Femoral artery. You must go to the trunk of the aorta to get to the aortic leaflets where coronary arteries exit. Your dye will fill the arteries during diastole. This is when the aortic valve closes and pressure builds up enough to send blood into the coronary arteries.


Where are the three most common places you see coronary artery occlusion?

1) Anterior interventricular branch (40-50%) 2) RCA (30-40%) 3) LCX (15-20%)


A 30 year old male comes to see you complaining of chest pain when he exercises. He is in good health, no family history of heart problems, exercises regularly and eats a hearty meal before starting his workout. What could be causing his symptoms?

This is angina pectoris caused by diversion of blood flow from the heart to the GI after a large meal. The diversion of blood results in increase in lactic acid in the heart which results in chest pain.


Why would someone in the middle of the spectrum between complete inactivity and peak physical fitness have a lower chance of surviving an MI that people at both ends of the spectrum?

In chronic IHD and consistent physical conditioning, people develop capillary beds from the heart chamber into the myocardium, creating an extra source of oxygen supply if a coronary artery becomes clogged.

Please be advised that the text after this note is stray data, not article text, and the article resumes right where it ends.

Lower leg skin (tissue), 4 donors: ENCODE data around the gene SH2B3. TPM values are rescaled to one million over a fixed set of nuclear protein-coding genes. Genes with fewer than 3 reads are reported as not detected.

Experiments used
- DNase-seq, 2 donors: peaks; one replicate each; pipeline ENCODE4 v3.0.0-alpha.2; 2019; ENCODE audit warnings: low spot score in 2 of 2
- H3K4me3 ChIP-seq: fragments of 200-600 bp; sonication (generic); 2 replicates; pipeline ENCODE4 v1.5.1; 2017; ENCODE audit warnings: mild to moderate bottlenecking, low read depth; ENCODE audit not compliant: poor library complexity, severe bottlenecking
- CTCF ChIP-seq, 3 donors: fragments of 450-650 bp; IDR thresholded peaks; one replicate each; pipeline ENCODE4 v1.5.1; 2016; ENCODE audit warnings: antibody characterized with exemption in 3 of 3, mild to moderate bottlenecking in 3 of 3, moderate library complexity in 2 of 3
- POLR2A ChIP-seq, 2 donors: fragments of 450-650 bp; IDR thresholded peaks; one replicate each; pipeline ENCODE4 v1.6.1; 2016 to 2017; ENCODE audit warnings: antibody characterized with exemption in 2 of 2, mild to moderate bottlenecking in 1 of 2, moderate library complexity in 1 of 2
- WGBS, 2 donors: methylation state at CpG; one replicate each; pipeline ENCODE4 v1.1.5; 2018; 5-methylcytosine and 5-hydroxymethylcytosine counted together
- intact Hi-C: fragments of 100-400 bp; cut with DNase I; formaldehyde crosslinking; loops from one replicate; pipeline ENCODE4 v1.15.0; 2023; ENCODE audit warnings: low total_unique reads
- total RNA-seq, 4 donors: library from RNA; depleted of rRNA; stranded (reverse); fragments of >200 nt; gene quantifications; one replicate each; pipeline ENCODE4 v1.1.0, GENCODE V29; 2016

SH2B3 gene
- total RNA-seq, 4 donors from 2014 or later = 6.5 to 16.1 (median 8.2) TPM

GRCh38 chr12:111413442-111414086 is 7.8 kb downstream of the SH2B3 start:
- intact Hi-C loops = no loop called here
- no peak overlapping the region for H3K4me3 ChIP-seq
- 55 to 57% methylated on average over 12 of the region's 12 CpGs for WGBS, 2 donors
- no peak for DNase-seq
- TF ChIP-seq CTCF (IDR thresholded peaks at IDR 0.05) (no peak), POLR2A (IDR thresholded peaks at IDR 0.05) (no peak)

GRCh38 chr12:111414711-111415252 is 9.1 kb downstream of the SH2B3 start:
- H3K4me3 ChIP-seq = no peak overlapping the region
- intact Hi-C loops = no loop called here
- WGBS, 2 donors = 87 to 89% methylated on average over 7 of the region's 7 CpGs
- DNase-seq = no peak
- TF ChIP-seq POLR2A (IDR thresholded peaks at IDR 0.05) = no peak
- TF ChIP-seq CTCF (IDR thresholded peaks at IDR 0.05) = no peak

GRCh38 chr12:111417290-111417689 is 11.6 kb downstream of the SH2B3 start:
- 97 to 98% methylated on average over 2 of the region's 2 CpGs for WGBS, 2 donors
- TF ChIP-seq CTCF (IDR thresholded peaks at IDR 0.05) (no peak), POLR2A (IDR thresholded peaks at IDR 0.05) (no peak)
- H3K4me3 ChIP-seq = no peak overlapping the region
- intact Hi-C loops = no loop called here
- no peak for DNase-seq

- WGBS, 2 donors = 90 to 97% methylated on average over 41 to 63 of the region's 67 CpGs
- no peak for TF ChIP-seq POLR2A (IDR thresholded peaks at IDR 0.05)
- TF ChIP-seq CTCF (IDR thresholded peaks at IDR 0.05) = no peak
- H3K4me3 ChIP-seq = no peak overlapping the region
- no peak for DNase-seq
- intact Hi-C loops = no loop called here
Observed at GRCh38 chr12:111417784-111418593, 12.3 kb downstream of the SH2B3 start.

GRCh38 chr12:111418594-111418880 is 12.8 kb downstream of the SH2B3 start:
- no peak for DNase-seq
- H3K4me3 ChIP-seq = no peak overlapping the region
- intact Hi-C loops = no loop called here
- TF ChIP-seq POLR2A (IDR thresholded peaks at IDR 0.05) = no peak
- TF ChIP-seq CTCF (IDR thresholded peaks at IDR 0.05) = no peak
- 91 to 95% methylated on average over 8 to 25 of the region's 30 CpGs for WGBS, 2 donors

A 43 year old patient comes to the ED complaining of chest pain. EKG shows left heart block. Blockade of what coronary arteries could cause this condition?

The anterior interventricular branch (LAD) supplies the AV node and the right coronary artery supplies the SA and AV nodes. Blockade to these arteries can produce malfunction in these nodes and heart block.


A 12 year old boy presents with difficulty swallowing. What vascular anomalies could be responsible for his symptoms?

A retro-esophageal right subclavian artery or a double aortic arch that compresses the esophagus posteriorly.


What radiographic finding do you expect to see in a patient with post ductal coarctation of the aorta?

Notching of the ribs. Blood is shunted to the left subclavian artery and down through the intercostal arteries to maintain lower extremity blood flow. This will cause dilation of the intercostal arteries and notching of the ribs.


A patient with a history of blood clots comes to your clinic claiming they felt a clot in their stomach dislodge. Though rare, you confirm there is a clot in her azygos vein. The surgeon takes out the clot and less than a day later she comes to the ED complaining of shortness of breath and has decreased lung sounds with dullness when perucussing the lungs. What is causing her symptoms?

The surgeon likely nicked the thoracic duct when working around the azygos vein and caused a chylothorax in this patient.